Arduino and how to avoid delay() – Part 1

The main problem with using delay() in your Arduino sketch is simply: it will block the whole system for the amount of time you specified. Since your microprocessor is pretty fast compared to most of the delay() time he is very bored, gets lonely and depressive if you do not care for him…

While that could be okay for most circumstances and projects, when going more advanced in programming, and your projects get more complex, it could be pain in the %&?.

But there is a way out of the delay-dilema and its available right at your hands: millis()

What about the idea that you dont block the system for a specified amount of time but counting time, visiting the value each loop() (which is done pretty fast), if it reaches a certain value”fire” something, if not just do the next thing in the loop()?

The millis()-method

The Arduino method millis() counts the time in milliseconds since the Arduino started. That could be the impressive number of 4,294,967,295 at maximum (what is about 50 days) what is btw an “unsigned long”. One seconds is eg. 1,000 milliseconds, one minute is eg. 60,000 milliseconds etc.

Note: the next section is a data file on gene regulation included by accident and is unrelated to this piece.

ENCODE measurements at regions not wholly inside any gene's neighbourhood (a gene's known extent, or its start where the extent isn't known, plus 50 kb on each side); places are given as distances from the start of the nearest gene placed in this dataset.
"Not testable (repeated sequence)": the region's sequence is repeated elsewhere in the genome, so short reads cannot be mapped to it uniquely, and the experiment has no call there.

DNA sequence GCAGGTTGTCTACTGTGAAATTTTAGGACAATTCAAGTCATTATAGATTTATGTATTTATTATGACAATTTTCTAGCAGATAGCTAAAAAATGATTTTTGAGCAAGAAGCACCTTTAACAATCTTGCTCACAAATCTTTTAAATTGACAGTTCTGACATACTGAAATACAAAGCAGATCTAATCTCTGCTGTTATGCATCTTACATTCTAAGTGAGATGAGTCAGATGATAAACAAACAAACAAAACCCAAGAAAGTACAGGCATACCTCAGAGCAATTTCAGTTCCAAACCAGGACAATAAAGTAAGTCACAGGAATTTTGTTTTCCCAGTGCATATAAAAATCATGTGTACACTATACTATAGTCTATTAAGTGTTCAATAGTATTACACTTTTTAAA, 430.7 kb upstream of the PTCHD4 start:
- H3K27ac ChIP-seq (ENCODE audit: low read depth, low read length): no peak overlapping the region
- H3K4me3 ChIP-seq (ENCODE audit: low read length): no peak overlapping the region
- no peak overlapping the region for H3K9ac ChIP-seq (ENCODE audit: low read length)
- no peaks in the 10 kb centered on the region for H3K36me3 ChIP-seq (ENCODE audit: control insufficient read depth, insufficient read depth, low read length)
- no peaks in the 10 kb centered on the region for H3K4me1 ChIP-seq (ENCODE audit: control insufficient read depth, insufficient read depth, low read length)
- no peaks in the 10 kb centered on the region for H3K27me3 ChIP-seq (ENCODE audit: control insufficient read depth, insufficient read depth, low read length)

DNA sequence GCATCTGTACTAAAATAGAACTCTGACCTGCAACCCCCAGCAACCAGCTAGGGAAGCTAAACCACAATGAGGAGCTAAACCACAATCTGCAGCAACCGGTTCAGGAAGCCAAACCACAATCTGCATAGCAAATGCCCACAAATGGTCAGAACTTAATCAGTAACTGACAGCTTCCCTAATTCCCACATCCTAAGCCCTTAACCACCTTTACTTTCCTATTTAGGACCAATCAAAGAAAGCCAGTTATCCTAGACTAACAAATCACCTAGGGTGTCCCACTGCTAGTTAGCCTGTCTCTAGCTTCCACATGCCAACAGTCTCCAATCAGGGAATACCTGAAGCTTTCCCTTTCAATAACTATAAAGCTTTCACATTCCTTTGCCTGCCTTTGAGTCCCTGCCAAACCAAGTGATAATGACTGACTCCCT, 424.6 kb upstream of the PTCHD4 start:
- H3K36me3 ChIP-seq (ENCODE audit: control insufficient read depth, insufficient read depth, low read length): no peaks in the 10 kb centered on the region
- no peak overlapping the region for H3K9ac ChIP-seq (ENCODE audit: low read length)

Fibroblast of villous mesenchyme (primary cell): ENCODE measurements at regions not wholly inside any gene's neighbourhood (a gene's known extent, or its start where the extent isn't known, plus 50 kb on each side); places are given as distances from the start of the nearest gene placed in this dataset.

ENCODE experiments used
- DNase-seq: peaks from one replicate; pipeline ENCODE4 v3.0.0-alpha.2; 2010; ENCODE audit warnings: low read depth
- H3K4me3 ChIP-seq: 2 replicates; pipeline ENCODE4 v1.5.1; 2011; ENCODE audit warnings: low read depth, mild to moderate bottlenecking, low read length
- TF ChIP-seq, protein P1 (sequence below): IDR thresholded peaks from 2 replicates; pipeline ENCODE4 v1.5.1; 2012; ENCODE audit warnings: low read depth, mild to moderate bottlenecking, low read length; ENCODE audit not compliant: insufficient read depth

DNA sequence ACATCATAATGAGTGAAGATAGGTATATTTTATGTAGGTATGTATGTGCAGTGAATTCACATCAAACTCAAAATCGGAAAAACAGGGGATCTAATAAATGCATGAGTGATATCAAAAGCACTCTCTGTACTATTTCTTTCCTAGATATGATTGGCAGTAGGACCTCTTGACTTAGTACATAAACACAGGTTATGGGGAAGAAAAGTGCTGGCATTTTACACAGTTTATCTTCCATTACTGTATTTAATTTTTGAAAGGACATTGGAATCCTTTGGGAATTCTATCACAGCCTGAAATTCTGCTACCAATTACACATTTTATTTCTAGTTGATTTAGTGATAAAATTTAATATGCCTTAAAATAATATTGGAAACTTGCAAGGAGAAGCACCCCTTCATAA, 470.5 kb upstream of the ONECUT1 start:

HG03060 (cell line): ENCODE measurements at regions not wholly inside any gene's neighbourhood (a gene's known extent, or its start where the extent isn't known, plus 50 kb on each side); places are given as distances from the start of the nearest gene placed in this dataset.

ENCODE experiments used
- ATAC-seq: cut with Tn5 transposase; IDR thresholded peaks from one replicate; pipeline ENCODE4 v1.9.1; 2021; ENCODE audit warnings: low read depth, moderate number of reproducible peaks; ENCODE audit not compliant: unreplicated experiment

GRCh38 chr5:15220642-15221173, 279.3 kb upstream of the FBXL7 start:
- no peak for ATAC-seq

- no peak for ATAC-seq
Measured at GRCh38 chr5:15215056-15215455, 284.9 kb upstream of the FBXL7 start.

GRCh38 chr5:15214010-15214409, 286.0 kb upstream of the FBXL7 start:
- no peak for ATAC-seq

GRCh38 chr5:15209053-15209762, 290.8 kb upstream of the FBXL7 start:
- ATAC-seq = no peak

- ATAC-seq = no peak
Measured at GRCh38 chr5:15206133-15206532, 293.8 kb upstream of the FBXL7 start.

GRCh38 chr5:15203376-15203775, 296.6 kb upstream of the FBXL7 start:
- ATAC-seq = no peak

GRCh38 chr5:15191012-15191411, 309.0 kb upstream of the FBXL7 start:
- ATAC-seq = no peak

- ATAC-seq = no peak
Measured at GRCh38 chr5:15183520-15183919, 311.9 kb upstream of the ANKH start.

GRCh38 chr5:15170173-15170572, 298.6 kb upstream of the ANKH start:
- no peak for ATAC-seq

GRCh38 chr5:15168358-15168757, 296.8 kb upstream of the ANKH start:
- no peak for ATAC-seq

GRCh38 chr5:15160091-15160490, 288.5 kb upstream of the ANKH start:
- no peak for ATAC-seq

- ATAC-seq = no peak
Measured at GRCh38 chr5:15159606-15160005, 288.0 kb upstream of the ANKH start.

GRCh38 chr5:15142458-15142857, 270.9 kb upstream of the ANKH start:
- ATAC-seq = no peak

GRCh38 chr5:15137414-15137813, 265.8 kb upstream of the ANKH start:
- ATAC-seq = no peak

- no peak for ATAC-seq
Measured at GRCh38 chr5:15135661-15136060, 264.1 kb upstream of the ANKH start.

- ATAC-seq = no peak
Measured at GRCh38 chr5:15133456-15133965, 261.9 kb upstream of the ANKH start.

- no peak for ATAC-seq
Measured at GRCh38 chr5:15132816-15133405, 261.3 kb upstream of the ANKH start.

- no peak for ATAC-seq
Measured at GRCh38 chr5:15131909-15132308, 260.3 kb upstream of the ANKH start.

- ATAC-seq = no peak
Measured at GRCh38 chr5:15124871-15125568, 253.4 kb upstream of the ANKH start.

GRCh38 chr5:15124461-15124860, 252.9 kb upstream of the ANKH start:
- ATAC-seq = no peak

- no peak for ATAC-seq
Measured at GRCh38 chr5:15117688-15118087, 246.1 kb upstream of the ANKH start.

So what can we do?

Lets say we need these things:

  • A trigger value -> your “delay” value
  • A value that keeps track of the last “event” when the trigger was “fired”
  • A structure to check “if” the the value has been reached and handle it

Converting this concept to code could look something like this:

What are we doing here:

We check each loop if millis()-lastEvent is greater or equal than your trigger value.

As an example maybe we have these values: 3500 – 3000 >= 1000. That would result in this calculation: 500 >= 1000 and will not fire since the condition is not met. If the millis() exceeds 4000 the event will fire: 4001-3000 >= 1000 is 1001 >= 1000 and then the if()-structure will become true.

The first thing we need to do after the if()-structure became “true” is to save the milliseconds of the last event to a global variable (lastEvent) so we can check again afterwards. Then we can do what we like to fire at each event: doSomehtingGreat().

Thats pretty nice since you can multiple of this timers in parallel and the best thing: it does not block the execution of other code thats running in the loop() so you can do asynchronous things.

To make this more convenient lets pack this stuff in a Arduino class and enjoy it even more: head over to part 2!

14. November 2016 by Marius
Categories: Arduino, Programming, Tutorials | Tags: , , | 1 comment